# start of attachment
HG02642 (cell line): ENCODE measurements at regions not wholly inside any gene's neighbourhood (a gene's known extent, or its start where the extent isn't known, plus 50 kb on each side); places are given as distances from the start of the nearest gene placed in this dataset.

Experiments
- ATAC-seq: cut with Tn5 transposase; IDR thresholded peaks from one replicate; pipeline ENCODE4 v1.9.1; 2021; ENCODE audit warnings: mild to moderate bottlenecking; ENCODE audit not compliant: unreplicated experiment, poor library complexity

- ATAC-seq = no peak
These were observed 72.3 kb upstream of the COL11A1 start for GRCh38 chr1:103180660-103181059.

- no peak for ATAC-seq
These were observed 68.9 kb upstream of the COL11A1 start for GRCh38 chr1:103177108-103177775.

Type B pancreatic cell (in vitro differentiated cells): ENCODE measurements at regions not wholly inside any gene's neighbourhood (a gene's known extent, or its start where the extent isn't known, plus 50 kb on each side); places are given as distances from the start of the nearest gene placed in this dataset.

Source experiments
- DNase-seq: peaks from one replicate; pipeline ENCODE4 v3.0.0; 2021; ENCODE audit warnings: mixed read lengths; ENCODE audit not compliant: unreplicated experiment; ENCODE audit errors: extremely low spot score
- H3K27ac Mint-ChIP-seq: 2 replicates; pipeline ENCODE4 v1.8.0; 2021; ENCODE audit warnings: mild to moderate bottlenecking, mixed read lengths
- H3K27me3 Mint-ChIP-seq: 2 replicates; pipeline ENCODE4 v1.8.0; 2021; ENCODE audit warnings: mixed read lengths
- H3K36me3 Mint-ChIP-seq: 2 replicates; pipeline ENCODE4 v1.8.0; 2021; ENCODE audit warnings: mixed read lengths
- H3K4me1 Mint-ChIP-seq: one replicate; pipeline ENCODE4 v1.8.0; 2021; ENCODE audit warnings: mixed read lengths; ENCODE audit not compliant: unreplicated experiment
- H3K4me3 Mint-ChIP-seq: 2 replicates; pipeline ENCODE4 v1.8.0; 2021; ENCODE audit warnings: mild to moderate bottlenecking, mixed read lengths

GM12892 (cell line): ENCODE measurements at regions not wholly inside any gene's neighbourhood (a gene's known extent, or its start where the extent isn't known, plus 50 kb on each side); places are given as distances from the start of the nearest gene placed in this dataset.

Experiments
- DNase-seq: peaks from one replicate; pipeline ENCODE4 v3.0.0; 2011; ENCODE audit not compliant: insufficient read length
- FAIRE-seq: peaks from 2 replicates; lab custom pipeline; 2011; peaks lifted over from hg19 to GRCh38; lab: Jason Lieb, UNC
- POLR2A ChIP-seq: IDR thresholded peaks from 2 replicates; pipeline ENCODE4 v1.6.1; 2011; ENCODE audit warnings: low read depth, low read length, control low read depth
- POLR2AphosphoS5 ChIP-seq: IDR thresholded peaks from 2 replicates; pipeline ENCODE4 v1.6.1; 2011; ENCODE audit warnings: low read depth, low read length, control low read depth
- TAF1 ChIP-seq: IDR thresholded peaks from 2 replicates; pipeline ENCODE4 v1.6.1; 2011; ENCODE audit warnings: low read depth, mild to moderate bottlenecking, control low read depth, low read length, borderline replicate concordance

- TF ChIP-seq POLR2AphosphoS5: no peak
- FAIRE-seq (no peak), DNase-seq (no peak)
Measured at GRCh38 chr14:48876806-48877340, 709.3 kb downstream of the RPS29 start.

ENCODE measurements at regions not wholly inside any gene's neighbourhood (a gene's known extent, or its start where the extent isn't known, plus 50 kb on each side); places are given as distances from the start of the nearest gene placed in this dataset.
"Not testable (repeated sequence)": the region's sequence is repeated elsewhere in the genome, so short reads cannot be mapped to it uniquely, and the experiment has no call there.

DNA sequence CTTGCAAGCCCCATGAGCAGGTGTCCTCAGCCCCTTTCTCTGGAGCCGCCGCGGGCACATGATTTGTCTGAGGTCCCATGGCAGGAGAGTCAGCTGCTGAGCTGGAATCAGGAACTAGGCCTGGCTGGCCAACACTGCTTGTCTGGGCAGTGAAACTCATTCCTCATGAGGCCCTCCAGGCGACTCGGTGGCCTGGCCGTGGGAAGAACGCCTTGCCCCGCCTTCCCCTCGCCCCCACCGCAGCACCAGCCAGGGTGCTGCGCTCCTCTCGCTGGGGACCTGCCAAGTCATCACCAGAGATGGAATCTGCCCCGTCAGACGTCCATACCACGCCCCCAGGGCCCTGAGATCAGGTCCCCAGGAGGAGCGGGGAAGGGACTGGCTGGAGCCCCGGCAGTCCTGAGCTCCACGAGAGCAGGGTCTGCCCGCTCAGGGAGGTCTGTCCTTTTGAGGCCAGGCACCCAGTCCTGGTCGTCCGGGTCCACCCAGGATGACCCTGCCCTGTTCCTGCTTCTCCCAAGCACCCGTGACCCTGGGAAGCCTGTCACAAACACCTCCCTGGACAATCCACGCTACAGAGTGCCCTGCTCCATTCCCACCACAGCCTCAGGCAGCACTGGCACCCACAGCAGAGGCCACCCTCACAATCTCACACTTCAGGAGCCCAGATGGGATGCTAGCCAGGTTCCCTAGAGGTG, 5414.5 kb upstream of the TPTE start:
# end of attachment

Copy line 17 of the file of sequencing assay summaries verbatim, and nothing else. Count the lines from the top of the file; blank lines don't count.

Experiments